Brain damage in MS predicts long-term employment outcomes
A new study has found a link found between brain imaging markers and long-term employment status.
Last updated: 15th June 2018
- Employment is an important issue for people with MS and contributes substantially to a sense of self and quality of life with MS
- A new study has shown that damage in the brain due to MS can predict a person’s employment status 12 years later
- Disease duration predicted a worse employment status at 12 years, with the risk of lower employment levels increasing by 10% with each additional year of living with MS
- Higher levels of active lesions, total lesion volume, or lower proportion of functional brain tissue as seen on magnetic resonance imaging (MRI) all individually predicted a worse employment status after 12 years
MS is a disease that often strikes people in their prime, at a time in their lives when they might be building their careers and starting a family. Living with the symptoms of MS can often lead people with MS to reduce their employment levels or leave the workplace altogether. Unemployment is linked to a person’s sense of self-worth, independence and belonging and it has also been linked to a reduced quality of life. Given the potential impact of unemployment for people living with MS, the MS International Federation has recognised opportunities for work as part of one of the seven principles to improve Quality of Life.
Previous studies have shown that, as well as physical disability, symptoms such as fatigue and difficulties with cognition and memory are commonly linked to lower levels of employment. Now, new research suggests that a contemporary snapshot of the brain damage caused by MS can predict an individual’s employment status 12 years later.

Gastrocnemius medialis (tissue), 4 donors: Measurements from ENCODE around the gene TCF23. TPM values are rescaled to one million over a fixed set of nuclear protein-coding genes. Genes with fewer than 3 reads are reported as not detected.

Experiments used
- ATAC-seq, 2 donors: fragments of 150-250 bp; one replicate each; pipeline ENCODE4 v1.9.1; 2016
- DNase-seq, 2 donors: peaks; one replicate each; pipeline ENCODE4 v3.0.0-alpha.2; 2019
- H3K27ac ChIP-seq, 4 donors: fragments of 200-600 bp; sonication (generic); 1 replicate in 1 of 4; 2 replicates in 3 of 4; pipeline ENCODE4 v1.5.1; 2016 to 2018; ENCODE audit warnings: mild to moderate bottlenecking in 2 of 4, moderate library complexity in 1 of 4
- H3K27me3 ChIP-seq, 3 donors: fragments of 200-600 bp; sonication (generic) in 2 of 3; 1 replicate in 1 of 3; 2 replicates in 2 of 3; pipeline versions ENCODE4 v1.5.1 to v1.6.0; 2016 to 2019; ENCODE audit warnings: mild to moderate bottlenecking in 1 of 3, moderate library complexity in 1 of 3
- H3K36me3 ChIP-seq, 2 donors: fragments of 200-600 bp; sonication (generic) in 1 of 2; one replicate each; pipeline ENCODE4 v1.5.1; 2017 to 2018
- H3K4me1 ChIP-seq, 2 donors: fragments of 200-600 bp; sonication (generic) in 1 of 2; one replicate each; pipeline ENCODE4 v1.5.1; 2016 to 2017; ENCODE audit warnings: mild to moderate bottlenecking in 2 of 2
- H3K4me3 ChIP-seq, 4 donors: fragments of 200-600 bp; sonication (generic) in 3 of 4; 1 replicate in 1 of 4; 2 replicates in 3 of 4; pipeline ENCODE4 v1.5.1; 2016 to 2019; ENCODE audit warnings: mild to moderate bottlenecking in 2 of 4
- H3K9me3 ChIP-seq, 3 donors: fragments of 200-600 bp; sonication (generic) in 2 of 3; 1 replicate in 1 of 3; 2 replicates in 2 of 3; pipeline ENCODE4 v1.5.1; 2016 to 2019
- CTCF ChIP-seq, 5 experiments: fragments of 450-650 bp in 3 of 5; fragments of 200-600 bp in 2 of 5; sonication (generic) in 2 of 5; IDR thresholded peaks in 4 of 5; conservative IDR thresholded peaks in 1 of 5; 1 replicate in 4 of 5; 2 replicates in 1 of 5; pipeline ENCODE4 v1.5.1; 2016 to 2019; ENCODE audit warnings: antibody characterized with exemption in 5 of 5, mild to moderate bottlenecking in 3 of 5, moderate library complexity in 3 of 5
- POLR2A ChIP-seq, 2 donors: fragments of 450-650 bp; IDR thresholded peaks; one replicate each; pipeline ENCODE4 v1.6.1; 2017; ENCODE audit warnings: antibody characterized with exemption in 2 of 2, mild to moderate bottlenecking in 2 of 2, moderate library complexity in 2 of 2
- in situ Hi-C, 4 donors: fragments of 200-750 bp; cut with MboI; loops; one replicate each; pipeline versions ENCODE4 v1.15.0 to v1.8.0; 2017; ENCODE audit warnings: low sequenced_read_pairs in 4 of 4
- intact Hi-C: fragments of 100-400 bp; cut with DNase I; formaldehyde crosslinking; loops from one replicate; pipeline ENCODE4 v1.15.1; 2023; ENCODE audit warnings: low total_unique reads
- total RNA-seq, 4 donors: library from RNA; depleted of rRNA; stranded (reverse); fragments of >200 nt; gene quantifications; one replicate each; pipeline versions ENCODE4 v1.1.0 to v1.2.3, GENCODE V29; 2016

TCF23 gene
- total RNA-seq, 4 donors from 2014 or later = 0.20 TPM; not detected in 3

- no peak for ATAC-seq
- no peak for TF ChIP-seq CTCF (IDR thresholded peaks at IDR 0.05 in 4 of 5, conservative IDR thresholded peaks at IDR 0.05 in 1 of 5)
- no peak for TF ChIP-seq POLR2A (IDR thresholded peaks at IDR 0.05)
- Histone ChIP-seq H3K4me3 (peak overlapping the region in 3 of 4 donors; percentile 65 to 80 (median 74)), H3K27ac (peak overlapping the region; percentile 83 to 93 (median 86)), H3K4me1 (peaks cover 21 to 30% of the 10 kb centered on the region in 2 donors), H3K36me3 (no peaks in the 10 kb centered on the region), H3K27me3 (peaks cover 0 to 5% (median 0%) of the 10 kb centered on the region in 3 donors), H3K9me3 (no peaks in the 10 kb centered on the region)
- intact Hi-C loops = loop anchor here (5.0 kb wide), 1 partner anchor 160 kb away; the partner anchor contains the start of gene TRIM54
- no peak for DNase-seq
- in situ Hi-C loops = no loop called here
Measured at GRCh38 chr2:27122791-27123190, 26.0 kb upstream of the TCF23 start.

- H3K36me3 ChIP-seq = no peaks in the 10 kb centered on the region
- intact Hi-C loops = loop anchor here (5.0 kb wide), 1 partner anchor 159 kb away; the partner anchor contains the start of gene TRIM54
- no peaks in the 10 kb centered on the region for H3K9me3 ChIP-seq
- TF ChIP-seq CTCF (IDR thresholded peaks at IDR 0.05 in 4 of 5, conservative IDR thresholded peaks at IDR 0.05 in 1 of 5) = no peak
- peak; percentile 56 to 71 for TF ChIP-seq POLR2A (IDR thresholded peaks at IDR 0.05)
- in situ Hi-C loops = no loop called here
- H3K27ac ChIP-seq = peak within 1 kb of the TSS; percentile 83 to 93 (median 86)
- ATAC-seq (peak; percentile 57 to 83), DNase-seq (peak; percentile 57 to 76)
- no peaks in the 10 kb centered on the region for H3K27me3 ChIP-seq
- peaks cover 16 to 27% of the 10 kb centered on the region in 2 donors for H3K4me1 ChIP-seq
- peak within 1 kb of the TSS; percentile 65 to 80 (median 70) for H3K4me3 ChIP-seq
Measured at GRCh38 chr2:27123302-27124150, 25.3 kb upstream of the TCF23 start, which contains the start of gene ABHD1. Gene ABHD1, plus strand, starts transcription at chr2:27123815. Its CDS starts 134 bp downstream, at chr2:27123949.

The study, led by researchers from Charles University and General University Hospital in the Czech Republic, examined a range of clinical and brain imaging factors to see if they were linked to employment over a number of years.
The researchers followed 145 people with early relapsing-remitting MS, providing them with MRI scans at baseline and again one year later. They then tracked employment levels in this group every three months over 12 years.
At the start of the study, 80% of the participants worked full time. At the 12 year mark, this number had dropped to 41%. Women with MS were more likely to have a lower employment status compared to men. The only other factor that was shown to be relevant to employment was the length of time a person had been living with MS; disease duration predicted a worse employment status at 12 years, with each additional year of living with MS increasing the risk of lower employment levels by 10%.
Having a higher amount of active lesions in the brain, higher overall lesion volume, or a lower proportion of functional brain tissue (as seen on MRI) all individually predicted a worse employment status over 12 years. Having an extra millilitre of active lesions increased the risk of a lower employment status by 53%. A 1% reduction in the proportion of functional brain tissue increased the risk of worse employment outcomes by 22%.
Although the relationship between cognitive decline and physical disability with worse employment outcomes is well known, this is one of the first times that the physical damage to the brain due to MS has been directly related to employment. This study shows that early monitoring of people with MS using MRI and clinical markers could help to identify people at a greater risk of reduced employment over the longer term. This will allow people with MS and MS employment support services to have a more targeted approach when preparing advice for people with potential employment changes due to their disease.
With thanks to MS Research Australia – the lead provider of research summaries on our website.